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Hopes Unrealized In Independent Jamaica

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Hopes Unrealized In Independent Jamaica

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Hopes Unrealized In Independent Jamaica

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NOAH ADAMS, host:

At midnight on the 5th of August, 1962, Jamaicans pulled down the Union Jack for the last time and raised the new colors, black, gold and green, of independent Jamaica. Twenty thousand people gathered in the capital, Kingston, to bid farewell to British rule. It was a grand and a hopeful time. Britain's Princess Margaret attended the festivities, along with Lyndon Johnson, then the U.S. vice president.

But 50 years later, the question remains: What has Jamaica made of its independence? The writer Ian Thompson goes looking for an answer in his book, "The Dead Yard: A Story of Modern Jamaica," published in paperback this month in the U.S. He joins us now from our London studio.

Welcome to the program, sir.

Mr. IAN THOMPSON (Author, "The Dead Yard: A Story of Modern Jamaica"): Thank you.

ADAMS: The early hope for independence for Jamaica, tell us about that, please.

Mr. THOMPSON: After independence, there was a sense that this colony was still in many ways Britain's pride and joy. And a lot of more elderly Jamaicans still feel this very strong tie to queen and country, that's to say to Great Britain. I think that a lot of Jamaicans feel that since the Union Jack came down, there has been largely disappointment.

ADAMS: And you're wandering through the book asking this question, wandering the country, did it work? Did independence do anything good for the island of Jamaica?

Mr. THOMPSON: Well, obviously, in many ways, the nationalist movement that grew up particularly in the early 1970s in Jamaica under the, I think, great prime minister Michael Manley, came forward in leaps and bounds. There was a whole sense there that this nation had to forge its own identity, a Caribbean identity, independent of Britain, had to go it alone.

Whether or not Jamaica, instead of falling into the independence camp, has fallen more into the sort of American camp now is another matter. And I think what's happened in some ways is that Jamaica is now a quasi-American outpost in the Caribbean. An estimated, I think, 55 percent of Jamaica's goods are imported from the U.S.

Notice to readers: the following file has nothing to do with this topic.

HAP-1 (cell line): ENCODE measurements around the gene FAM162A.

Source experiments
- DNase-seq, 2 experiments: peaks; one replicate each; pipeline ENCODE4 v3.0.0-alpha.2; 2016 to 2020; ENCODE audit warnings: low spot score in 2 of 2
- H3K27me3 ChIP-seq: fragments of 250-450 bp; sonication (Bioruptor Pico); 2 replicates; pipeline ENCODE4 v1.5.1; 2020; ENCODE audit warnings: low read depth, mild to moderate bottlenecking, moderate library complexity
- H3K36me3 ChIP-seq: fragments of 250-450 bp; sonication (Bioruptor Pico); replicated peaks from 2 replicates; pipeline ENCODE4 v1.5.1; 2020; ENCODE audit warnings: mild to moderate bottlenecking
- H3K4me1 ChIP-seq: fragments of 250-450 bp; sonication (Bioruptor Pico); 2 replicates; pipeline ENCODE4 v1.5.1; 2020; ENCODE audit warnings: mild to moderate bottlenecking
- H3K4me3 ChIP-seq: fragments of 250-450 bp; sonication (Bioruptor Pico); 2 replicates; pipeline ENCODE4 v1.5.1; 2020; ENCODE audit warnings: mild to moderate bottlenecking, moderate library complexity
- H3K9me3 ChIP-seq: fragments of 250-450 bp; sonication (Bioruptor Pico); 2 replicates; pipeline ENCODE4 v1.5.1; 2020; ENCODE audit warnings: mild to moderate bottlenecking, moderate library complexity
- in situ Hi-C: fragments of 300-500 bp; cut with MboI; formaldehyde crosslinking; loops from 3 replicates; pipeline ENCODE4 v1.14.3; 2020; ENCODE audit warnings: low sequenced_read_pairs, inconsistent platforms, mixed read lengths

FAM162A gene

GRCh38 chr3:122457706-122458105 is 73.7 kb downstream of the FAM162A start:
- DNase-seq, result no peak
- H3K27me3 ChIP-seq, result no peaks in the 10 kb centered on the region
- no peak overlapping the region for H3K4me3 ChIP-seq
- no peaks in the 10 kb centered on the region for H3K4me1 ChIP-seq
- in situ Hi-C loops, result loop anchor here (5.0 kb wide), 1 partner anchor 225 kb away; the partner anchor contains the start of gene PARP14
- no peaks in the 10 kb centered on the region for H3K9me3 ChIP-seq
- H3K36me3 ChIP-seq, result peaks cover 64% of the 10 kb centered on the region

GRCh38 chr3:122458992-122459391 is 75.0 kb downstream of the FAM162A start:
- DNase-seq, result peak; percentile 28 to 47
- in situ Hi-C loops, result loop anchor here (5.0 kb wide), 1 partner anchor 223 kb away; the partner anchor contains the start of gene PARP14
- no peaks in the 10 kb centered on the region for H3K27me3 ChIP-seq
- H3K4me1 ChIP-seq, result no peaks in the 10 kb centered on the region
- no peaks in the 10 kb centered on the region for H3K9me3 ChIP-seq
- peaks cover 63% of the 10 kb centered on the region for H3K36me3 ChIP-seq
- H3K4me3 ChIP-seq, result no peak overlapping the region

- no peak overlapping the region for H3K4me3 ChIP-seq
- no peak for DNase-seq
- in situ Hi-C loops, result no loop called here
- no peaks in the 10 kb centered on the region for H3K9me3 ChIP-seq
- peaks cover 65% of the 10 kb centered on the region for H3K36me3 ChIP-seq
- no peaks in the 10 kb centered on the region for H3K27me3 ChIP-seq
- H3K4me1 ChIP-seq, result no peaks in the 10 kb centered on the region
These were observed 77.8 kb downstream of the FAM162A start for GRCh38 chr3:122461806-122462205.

ADAMS: In many ways, the trips you would take from your various locations out into the countryside or into Kingston, for example, which is a town with a lot of drug violence, were dangerous for you as a writer, as someone - as a Scottish person, they would always ask you where you were from and what sort of person you were. The murder rate in Jamaica, your book says, is annually 1,500 people. Jamaica only has three million. Did you get into some pretty tough situations?

Mr. THOMPSON: Well, I knew that Jamaica is, you know, one of the most violent countries in the world, on a level, let's say, with South Africa and Colombia. I myself never saw evidence of any extreme violence. I was careful, as I think any visitor has to be when they go downtown Kingston, to go into the area with somebody who knows the area, who's respected locally. In my case, it was often a social worker or a priest.

But I think cruelty and violence has been implicit in the British imperial project in Jamaica for three centuries, so it's inevitable but - that some of this cruelty of the plantation and the lash should linger still in different ways. The communist thinker Karl Marx famously said that Jamaican history is characteristic of the beastliness of the true Englishman. While I don't necessarily concur with that, I can see where he was coming from.

But it's very important to stress that this violence that Jamaica has a reputation for, partly anyway, abroad is certainly not the whole picture by any means. And rural Jamaica, especially, has a staggering beauty, a natural beauty.